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Show that American call and put prices are increasing in maturity $T$.

Does this mean I need to show that as $T$ increases than the American call and put prices increase as well? If so, how do I go about showing this?

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For American options, the longer the maturity, the more choices for the optimal exercises time, then the option value is bigger. For example, consider maturities $T_1$ and $T_2$, for the same option except for different maturities. Any optimal exercise time within $[0, T_1]$ is a possible exercise time within $[0, T_2]$, with a better time possibly falls in $(T_1, T_2]$.

Formally, the value of an American option, with maturity $T$, is given by \begin{align*} \sup_{\tau\in \mathcal{T}_{[0,T]}}E\Big(e^{-r\tau}\max\big(\phi(S_{\tau}-K, 0) \big)\Big), \end{align*} where $\mathcal{T}_{[0,T]}$ is the set of stopping times with values in $[0, T]$. Here, $\phi=1$ for a call and $-1$ for a put. Note that, for $0 < T_1 < T_2$, $\mathcal{T}_{[0, T_1]} \subset \mathcal{T}_{[0,T_2]}$. Therefore, \begin{align*} \sup_{\tau\in \mathcal{T}_{[0,T_1]}}E\Big(e^{-r\tau}\max\big(\phi(S_{\tau}-K, 0) \big)\Big) \le \sup_{\tau\in \mathcal{T}_{[0,T_2]}}E\Big(e^{-r\tau}\max\big(\phi(S_{\tau}-K, 0) \big)\Big). \end{align*} That is, American call and put prices are increasing in maturity $T$.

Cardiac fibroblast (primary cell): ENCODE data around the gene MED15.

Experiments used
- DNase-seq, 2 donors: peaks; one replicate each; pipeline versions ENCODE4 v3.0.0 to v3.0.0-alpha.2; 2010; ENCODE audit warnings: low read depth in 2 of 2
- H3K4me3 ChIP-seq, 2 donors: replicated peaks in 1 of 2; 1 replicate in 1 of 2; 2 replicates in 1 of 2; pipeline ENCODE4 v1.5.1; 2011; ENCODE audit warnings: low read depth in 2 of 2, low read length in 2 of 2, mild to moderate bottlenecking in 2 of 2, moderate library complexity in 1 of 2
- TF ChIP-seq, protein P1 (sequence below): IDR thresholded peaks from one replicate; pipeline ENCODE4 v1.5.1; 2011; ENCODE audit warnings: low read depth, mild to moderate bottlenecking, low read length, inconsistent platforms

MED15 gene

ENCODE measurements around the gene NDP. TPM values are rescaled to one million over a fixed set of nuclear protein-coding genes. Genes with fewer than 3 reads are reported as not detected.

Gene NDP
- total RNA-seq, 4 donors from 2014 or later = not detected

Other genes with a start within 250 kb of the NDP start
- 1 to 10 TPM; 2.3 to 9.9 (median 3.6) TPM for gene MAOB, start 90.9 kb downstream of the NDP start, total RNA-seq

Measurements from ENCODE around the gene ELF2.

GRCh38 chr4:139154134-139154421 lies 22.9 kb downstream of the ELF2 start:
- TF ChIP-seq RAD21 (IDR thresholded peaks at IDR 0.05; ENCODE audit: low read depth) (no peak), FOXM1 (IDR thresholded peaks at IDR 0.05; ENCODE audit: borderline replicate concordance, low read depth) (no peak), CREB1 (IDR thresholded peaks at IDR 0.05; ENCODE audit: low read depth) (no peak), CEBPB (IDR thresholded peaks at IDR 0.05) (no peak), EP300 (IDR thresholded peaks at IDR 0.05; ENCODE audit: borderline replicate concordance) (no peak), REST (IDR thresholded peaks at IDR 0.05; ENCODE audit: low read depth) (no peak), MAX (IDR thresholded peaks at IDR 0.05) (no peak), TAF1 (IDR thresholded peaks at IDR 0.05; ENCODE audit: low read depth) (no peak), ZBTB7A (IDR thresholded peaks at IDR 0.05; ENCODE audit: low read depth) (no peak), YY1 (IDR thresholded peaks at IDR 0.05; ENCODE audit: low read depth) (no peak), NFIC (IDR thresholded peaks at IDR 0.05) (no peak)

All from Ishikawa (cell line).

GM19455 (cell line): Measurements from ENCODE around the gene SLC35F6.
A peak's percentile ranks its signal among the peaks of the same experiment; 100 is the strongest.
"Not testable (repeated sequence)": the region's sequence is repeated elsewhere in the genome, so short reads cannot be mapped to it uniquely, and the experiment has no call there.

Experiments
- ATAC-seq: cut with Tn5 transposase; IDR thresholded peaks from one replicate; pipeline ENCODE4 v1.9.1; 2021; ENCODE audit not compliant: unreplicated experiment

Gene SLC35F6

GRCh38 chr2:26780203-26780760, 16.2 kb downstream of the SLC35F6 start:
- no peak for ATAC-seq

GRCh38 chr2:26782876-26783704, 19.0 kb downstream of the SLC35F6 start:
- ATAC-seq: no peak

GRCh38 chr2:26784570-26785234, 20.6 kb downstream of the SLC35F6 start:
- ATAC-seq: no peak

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american options are at least as expensive as their european counterparts. So it's enough to argue that european options increase in value as time to expiry prolongs, given other metrics remain the same. This is because of the "time value" of options.

On the other hand, longer time give you more opportunity to early exercise, which adds in zero or positive addition values. Thus, the options have more value.

Two factors come together, the american options increase in value as time to expiry increases.

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